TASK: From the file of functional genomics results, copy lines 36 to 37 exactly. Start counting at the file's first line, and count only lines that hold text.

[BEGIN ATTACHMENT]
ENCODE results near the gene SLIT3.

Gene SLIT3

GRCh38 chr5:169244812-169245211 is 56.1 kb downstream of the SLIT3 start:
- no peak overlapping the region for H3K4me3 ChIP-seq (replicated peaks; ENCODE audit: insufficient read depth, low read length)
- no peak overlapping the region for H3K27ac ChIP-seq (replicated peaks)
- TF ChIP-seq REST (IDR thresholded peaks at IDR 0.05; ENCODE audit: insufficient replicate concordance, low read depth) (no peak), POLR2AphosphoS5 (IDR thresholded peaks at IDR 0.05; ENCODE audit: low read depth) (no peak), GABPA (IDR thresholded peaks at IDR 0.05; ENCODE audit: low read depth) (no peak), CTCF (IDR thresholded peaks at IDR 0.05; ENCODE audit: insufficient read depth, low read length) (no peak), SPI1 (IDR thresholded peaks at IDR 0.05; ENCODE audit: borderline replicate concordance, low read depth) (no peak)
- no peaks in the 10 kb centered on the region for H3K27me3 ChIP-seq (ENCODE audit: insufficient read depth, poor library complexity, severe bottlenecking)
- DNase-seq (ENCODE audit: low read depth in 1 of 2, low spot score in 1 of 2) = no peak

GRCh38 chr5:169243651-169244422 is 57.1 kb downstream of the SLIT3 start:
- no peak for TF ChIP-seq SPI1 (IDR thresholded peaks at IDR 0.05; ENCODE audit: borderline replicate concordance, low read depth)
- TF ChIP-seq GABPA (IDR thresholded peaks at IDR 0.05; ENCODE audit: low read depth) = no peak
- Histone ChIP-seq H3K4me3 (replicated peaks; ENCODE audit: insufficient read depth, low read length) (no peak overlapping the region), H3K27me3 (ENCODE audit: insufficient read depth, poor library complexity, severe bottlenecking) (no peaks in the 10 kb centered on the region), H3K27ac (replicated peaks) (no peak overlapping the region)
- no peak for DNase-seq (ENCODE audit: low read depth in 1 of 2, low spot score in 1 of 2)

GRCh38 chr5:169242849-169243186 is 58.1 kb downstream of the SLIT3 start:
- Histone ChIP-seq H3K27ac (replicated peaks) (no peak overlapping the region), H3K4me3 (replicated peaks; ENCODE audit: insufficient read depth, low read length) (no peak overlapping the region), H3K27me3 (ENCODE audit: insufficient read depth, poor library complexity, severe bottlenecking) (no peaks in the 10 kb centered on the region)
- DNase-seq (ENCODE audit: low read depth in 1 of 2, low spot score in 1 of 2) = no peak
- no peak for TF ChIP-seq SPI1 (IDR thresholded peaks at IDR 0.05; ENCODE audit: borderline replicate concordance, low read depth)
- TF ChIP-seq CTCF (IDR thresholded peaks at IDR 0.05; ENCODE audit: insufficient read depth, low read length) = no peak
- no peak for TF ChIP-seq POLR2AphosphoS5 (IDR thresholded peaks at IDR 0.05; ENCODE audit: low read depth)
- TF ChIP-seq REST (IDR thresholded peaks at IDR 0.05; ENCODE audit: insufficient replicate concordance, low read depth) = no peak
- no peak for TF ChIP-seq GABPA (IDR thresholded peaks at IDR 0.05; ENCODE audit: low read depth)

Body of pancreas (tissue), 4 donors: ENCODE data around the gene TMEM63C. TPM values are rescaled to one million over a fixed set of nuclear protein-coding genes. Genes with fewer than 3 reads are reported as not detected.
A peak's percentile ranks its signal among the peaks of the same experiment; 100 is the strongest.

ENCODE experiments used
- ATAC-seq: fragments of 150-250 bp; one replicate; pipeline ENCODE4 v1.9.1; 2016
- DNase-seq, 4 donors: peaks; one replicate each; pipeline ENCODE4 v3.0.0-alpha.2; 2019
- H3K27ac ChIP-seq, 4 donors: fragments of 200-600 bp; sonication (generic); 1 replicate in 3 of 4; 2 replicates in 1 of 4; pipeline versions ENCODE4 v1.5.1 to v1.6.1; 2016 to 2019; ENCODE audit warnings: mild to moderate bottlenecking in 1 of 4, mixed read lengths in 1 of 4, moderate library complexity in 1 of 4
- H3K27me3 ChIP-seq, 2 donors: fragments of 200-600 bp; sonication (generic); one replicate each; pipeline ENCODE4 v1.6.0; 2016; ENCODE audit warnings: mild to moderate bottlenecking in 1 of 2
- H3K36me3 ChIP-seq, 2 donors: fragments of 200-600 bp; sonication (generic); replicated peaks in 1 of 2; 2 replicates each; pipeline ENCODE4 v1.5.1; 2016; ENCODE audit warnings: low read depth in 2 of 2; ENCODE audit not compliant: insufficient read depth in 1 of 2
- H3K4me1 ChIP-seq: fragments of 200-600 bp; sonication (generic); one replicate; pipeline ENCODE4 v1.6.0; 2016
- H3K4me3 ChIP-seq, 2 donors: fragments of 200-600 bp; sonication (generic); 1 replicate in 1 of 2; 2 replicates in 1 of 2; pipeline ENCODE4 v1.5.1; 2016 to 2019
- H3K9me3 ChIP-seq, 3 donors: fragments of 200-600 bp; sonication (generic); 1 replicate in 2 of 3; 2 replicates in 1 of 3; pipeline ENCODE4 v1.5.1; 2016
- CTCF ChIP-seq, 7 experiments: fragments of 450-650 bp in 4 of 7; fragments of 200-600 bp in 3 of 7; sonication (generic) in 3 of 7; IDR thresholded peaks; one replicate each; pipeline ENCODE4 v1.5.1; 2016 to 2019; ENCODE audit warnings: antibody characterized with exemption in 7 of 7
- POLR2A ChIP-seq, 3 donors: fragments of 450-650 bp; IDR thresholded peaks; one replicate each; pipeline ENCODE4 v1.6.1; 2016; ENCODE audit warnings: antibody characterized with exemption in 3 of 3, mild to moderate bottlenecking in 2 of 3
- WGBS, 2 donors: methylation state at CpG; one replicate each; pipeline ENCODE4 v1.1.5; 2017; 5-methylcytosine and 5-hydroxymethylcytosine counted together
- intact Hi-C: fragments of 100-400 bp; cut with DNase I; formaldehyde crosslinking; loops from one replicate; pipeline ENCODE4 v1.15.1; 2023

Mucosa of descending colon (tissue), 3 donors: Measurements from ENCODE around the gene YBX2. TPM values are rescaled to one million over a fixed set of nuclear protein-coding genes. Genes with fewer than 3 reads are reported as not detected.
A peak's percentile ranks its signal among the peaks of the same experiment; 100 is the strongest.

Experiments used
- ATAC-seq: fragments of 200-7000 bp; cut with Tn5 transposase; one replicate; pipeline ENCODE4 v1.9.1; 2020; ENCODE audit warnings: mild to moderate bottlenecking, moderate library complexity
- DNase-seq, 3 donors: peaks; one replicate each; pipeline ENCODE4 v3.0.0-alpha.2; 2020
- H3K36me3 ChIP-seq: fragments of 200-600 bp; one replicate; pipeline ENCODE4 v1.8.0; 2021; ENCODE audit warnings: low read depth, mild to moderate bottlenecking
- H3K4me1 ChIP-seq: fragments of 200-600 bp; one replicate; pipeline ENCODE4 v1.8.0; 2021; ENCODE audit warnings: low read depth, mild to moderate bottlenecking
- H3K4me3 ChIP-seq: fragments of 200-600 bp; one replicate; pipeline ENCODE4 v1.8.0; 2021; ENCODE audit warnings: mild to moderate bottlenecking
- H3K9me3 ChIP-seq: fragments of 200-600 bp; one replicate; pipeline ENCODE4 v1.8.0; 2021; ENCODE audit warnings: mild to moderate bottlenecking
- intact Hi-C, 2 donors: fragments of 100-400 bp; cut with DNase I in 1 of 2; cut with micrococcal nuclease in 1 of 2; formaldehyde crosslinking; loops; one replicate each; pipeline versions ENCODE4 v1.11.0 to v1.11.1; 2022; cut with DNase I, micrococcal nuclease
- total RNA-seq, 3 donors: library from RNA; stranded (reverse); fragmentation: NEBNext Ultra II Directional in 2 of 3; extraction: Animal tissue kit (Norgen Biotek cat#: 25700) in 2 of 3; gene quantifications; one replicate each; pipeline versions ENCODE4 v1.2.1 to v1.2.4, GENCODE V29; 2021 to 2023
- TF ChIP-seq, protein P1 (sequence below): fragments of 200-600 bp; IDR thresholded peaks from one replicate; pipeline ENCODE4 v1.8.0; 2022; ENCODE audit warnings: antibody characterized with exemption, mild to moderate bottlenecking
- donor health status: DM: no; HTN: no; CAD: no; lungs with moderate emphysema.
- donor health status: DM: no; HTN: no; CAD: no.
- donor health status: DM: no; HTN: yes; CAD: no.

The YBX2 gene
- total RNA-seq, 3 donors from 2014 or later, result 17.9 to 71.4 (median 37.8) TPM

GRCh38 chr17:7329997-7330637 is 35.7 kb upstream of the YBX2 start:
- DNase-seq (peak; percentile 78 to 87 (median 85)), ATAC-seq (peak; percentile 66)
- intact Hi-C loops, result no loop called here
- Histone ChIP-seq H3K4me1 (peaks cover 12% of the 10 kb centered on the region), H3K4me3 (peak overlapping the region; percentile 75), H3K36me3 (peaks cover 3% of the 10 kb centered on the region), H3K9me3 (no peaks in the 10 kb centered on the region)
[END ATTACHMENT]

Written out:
- intact Hi-C: fragments of 100-400 bp; cut with DNase I; formaldehyde crosslinking; loops from one replicate; pipeline ENCODE4 v1.15.1; 2023

Mucosa of descending colon (tissue), 3 donors: Measurements from ENCODE around the gene YBX2. TPM values are rescaled to one million over a fixed set of nuclear protein-coding genes. Genes with fewer than 3 reads are reported as not detected.